Growing up in Leamington Spa, the West Midlands is where Dan returned following a couple of snowboarding seasons after he graduated with a Physiotherapy degree from Birmingham University. Initially starting out in the health and fitness industry led to him working within public health on a programme engaging with young people between 8 and 16 who were clinically obese. ‘Our aim was to get them active and eating well but the biggest barrier I encountered was their reluctance to take part in physical activity because of previous bullying or low self-esteem. As I loved cycling I felt this might be the perfect way to address this issue and enable them to factor in a degree of everyday activity into their lives.’
Now that he’s landed his dream job – a role in which he can marry the design and promotion of cycling infrastructure with the necessary encouragement for people to get out and use it – Dan can confidently get to grips with the key messages that sustainable cycling can address.
‘Very often, and especially in large urban areas, if you want to get from point A to point B in the shortest time then in many ways the bicycle is the obvious choice. And when people list all the potentially negative aspects of riding a bike often what I’ll simply suggest is for them to try it. Just once and see how they get on. I’m not expecting them to ride every day but if they can find their own need or reason to do it, then that can sow the seed for longer term engagement.’
Believing active travel in the UK is currently in a good place with more workplaces opening doors to enable bicycle commuting, Dan feels local authorities are striving to enable provision but there’s still a lack of consistency between areas. Cycle lanes varying in design and colour from city to city without a joined-up blueprint to make the UK a truly cycle-friendly country.
‘We need a top-down approach that is evident in countries such as the Netherlands,’ he suggests. ‘I was over there giving a presentation about UK cycling and one of the comments I made related to our perception that Dutch motorists are so much more respectful towards cyclists. But the simple truth of the matter is that their motorists are cyclists.’
‘We need people to feel confident riding their bikes,’ Dan continues. ‘The more journeys made by bike, the greater it encourages local authorities to see that cycling is a worthwhile investment. And in comparison to what’s been spent on roads and rail, cycling doesn’t really cost an awful lot to provide decent infrastructure. But there’s the catch. As local authorities are held accountable for the impact of their spending, often they don’t think they need to invest in infrastructure because no one’s riding their bikes. But if the provision was there you’d see a greater take up.’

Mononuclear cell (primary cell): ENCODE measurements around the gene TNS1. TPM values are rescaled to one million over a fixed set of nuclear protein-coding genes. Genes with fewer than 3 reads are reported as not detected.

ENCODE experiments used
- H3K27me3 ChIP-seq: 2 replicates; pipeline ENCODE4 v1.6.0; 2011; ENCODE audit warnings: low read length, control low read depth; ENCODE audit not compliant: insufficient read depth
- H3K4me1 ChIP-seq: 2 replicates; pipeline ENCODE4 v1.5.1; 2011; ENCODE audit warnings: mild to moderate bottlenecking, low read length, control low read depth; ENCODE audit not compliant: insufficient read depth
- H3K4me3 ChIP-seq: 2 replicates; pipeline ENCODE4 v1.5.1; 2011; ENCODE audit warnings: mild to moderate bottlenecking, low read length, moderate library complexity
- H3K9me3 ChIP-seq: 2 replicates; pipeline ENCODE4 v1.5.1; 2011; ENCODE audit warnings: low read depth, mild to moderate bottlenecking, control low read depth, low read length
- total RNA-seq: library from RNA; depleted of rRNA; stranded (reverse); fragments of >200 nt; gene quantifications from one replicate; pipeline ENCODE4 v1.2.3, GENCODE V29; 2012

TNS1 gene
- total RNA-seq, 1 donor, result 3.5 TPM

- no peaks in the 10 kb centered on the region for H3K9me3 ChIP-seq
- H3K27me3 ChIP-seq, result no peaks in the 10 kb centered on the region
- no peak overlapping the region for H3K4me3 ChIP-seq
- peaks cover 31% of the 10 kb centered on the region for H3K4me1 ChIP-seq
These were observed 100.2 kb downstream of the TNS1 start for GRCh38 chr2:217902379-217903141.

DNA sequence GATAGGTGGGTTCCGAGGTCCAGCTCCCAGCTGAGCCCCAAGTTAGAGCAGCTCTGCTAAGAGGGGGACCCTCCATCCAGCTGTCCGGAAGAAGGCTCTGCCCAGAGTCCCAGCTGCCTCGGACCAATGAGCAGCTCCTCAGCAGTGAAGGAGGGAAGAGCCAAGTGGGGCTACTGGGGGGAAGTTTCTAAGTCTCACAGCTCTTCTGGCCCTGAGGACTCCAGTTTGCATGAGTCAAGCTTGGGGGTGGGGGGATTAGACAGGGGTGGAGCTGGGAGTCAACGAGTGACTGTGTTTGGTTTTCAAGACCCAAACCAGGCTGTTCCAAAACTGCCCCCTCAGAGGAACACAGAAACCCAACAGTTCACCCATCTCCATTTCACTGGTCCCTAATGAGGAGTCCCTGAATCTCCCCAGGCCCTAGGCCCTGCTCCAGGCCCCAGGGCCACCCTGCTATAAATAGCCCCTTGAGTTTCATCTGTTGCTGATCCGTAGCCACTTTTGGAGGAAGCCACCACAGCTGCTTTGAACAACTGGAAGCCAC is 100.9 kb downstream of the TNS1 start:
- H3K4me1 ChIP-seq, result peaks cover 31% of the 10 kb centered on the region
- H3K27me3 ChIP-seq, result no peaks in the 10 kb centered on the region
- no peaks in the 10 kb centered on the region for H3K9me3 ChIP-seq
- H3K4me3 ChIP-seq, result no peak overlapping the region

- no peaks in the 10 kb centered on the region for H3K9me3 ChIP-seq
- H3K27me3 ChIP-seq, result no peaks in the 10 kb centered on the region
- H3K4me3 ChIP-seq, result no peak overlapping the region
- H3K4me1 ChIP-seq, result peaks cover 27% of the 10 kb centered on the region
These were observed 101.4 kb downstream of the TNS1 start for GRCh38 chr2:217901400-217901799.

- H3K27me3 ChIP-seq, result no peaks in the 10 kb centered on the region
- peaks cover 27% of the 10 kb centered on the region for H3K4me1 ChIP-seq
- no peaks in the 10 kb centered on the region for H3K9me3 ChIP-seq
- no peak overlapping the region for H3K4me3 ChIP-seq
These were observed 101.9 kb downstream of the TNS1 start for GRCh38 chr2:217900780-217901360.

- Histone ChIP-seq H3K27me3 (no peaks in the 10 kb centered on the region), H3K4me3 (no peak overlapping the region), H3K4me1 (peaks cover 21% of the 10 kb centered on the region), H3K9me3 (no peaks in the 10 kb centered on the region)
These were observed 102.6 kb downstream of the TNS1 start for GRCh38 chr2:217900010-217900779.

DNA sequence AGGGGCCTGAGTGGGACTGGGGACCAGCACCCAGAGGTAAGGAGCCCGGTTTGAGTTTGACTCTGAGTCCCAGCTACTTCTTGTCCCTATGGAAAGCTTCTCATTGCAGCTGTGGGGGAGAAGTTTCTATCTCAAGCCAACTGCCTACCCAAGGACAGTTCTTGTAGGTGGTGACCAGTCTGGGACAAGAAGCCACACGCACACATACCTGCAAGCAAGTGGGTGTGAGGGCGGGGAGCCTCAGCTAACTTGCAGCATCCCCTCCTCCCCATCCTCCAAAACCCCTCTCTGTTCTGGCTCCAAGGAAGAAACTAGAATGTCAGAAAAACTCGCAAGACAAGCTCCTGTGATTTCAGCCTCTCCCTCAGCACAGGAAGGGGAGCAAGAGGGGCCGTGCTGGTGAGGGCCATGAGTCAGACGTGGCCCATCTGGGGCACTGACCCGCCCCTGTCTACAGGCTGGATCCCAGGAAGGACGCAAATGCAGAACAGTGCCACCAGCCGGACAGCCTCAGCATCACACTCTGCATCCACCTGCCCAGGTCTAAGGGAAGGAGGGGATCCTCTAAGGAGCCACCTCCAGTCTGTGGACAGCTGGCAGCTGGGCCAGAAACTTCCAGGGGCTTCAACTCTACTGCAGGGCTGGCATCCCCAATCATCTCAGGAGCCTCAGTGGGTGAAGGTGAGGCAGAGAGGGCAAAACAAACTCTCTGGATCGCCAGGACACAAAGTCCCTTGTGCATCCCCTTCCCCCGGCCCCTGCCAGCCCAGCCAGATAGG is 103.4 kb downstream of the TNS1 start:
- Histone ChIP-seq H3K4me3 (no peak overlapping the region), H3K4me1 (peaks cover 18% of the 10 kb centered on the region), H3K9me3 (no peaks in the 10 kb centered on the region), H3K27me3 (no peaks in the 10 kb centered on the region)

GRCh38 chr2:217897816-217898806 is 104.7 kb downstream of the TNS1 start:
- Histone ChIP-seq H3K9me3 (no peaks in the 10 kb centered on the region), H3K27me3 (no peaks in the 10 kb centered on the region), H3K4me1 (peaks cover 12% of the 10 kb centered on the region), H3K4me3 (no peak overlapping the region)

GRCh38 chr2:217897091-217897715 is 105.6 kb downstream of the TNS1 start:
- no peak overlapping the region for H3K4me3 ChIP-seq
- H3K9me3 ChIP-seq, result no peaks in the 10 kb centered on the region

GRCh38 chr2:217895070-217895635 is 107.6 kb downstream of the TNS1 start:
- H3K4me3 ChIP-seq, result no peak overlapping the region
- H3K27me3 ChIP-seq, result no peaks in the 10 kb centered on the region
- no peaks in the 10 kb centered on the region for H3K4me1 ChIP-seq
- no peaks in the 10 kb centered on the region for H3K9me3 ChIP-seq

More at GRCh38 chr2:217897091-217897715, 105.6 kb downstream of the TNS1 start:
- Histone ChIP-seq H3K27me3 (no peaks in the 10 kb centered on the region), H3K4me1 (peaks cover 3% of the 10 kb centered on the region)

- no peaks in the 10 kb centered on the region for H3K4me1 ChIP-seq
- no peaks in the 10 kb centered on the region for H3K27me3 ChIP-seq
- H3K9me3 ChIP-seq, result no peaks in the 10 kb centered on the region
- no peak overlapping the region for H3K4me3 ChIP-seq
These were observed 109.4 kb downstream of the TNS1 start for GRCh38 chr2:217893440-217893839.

‘If you put me on my soapbox I say we don’t need to learn from the Dutch or the Danes. We need to look to America and learn from Portland, New York and Chicago. Car-centric cities that have turned it round and increased cycling participation. Taking space back from their existing road networks to create interconnected routes that cross the city.’
But it’s the provision of cycle training together with usable infrastructure that Dan feels could have the biggest impact. Training available to all schools irrespective of postcodes and funding bids and encouraging a mindset that cycling is the norm. ‘If you can combine this with encouraging adults to cycle – bike share schemes in all of our cities and investing in the number of segregated cycleways – then I believe we can reach a tipping point where making a journey by bike becomes your preferred option and not solely for cycle fanatics like me.’
Now that he’s a father and time with the family is precious, Dan is happy to be selective about when or if he can ride or race. To such an extent that a lot of his miles are done on an indoor trainer. ‘I’m quite happy getting up at ‘silly’ o’clock in the morning to do a turbo session,’ he comments with a smile. ‘I still absolutely love getting out and riding with other people but just need to keep all these aspects of my life in balance. And I suppose it’s because cycling plays such a pivotal role in my life – both at work and in my spare time – that I really try not to be too evangelical about its benefits. But if anyone wants to argue the pros and cons, I’m that pain in the arse individual who has an answer for everything.’
All images by Benedict Campbell